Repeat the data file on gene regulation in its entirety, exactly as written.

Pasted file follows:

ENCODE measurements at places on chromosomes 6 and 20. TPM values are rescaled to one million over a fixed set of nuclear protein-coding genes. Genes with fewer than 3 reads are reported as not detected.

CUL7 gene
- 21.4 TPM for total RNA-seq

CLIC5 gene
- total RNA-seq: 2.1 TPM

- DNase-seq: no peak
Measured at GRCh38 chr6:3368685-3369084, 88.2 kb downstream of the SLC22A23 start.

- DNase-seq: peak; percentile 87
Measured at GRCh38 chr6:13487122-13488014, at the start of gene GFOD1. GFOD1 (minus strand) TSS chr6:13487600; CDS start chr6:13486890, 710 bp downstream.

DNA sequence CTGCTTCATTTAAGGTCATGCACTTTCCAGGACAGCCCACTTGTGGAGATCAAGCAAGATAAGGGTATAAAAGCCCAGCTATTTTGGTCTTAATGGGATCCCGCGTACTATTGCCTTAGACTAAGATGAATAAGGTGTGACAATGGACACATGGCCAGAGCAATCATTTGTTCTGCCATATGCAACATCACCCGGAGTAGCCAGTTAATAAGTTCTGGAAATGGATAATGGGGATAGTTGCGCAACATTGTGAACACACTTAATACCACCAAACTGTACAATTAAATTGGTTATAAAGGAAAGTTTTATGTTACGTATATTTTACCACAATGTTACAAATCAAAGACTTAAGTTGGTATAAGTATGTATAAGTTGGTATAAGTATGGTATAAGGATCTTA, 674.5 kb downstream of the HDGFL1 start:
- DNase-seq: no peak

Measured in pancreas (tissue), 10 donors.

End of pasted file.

ENCODE measurements at places on chromosomes 6 and 20. TPM values are rescaled to one million over a fixed set of nuclear protein-coding genes. Genes with fewer than 3 reads are reported as not detected.

CUL7 gene
- 21.4 TPM for total RNA-seq

CLIC5 gene
- total RNA-seq: 2.1 TPM

- DNase-seq: no peak
Measured at GRCh38 chr6:3368685-3369084, 88.2 kb downstream of the SLC22A23 start.

- DNase-seq: peak; percentile 87
Measured at GRCh38 chr6:13487122-13488014, at the start of gene GFOD1. GFOD1 (minus strand) TSS chr6:13487600; CDS start chr6:13486890, 710 bp downstream.

DNA sequence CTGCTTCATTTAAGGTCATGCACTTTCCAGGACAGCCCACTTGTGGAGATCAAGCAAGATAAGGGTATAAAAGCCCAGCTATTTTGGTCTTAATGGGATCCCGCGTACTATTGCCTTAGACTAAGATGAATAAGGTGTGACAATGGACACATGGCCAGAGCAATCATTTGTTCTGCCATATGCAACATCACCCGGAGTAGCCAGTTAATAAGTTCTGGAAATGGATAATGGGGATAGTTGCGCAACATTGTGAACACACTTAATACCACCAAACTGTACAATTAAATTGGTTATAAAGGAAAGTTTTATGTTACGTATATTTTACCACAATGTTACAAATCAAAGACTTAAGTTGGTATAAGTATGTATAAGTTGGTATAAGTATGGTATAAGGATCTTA, 674.5 kb downstream of the HDGFL1 start:
- DNase-seq: no peak

Measured in pancreas (tissue), 10 donors.